A nasal swab is collected from the nares (nostrils) of an asymptomatic person and cultured (put onto a special nutrient medium, incubated, and then examined for the growth of characteristic MRSA colonies). A swab may be collected from a wound site or skin lesion of a person who has been previously treated for a MRSA infection and cultured similarly. A screening culture identifies the absence or presence of MRSA and usually takes 1 to 2 days for a result.

    When studying how bacteria respond to antibiotics, the Kirby-Bauer disk diffusion method is used. In this technique, discs containing antibiotics are placed on agar where bacteria are growing, and the antibiotics diffuse out into the agar. If an antibiotic stops the bacteria from growing, we can see circular areas around the wafers where bacteria have not grown. This area is called the "zone of inhibition." The diameter of these zones is measured as shown below.

    MRSA case study 2.png

    3. What methods would hospitals employ to eliminate MRSA from their facilities?

    4. What is a "strain" of bacteria? How is is possible that some strains of Staphylococcus aureus can be harmless, but others can be deadly? (You may need to google this.)

    5. A young scientist suggests that a chemical found on the skin of frogs can be used as an antibiotic. Explain how the Kirby-Bauer disk technique could be used to support this hypothesis.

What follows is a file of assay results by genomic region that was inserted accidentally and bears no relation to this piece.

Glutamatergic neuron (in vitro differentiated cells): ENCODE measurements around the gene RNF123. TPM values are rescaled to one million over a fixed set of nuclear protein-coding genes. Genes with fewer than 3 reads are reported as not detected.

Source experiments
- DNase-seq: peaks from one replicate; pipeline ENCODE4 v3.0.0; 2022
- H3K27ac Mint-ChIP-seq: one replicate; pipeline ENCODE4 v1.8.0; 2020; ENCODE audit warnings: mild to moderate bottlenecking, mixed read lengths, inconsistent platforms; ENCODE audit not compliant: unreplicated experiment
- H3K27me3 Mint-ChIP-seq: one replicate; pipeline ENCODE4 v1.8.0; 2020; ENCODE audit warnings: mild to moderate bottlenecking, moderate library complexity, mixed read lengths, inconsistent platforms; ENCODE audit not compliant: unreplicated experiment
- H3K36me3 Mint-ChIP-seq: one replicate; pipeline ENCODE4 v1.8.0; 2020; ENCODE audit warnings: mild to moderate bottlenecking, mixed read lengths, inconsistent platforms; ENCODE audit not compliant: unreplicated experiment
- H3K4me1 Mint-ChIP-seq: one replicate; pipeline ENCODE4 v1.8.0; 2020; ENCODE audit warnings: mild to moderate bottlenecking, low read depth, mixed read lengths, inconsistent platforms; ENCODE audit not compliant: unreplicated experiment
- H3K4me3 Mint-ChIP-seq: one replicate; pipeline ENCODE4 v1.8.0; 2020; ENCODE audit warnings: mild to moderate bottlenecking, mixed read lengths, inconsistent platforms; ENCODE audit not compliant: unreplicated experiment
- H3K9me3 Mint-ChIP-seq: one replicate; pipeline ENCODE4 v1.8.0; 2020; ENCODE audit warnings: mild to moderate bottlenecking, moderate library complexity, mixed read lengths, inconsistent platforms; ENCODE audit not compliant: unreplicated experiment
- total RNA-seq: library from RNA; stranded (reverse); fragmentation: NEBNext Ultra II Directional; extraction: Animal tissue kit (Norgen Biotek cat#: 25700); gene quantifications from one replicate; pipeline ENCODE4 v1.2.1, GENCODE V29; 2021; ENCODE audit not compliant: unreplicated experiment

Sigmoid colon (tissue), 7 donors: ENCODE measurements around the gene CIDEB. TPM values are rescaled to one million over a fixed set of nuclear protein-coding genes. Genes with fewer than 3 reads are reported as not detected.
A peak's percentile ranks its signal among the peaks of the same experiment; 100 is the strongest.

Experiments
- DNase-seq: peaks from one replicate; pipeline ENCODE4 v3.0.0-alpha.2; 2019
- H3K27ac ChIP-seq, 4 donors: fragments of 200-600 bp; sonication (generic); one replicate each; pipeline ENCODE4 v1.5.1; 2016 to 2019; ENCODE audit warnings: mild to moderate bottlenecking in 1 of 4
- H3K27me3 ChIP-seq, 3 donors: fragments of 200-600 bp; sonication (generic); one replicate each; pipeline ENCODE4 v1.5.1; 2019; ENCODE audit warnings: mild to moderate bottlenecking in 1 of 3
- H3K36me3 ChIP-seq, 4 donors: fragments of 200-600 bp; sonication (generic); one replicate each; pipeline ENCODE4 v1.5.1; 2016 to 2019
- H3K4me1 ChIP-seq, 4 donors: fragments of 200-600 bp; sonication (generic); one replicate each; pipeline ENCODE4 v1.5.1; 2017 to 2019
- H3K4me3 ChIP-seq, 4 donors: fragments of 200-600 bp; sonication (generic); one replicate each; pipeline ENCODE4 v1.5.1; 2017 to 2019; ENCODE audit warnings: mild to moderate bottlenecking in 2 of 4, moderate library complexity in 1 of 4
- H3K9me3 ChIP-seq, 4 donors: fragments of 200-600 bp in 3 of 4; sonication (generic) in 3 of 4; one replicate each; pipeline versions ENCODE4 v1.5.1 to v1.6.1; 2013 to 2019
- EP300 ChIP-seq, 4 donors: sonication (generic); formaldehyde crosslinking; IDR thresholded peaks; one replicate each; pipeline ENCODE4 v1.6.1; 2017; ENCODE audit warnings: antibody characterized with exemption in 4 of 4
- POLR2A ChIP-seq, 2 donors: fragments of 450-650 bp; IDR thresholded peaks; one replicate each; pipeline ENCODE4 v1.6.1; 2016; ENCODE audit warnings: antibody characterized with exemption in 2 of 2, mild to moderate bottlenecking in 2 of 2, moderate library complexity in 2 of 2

6. Consider the data gathered from the frog-skin experiment. What conclusion would you draw from the data?

    Site Zone of Inhibition
    Frog Skin 1.2 cm
    Penicillin 3.9 cm
    Amoxicillin 3.6 cm
    Control 0.1 cm

    Part 3: Analyzing the Plates

    Each plate below represents a sample taken in the investigation. Nasal swabs were taken from individual family members and two samples were taken from the hospital delivery room. The samples were grown on agar with antibiotic disks added.

    Measure the zones of inhibition on the plates and record the data in the table.

    case study bacteria 1.png

    Sample Disk Zone Size Sample Disk Zone Size
    1 PE 3 PE
    ME ME
    CE CE
    VA VA
    2 PE 4 PE
    ME ME
    CE CE
    VA VA

    Part 4: Conclusions

    7. The following table identifies the sample sources. Which sample contains MRSA? How do you know?

    • Sample 1 - Madeline's Mother
    • Sample 2 - Madeline's Sister
    • Sample 3 - Madeline's Father
    • Sample 4 - Delivery Room Surface

    8. Sample 2 was taken from a nasal swab of a family member who has been having sinus infections. What course of antibiotics would you recommend?

    9. What recommendations would you make to Madeline's family and the hospital where Madeline was delivered. Your recommendations should include evidence-based reasoning and details from the case to support your position.

    Case Study: How Do Bacteria Become Resistant? is shared under a not declared license and was authored, remixed, and/or curated by LibreTexts.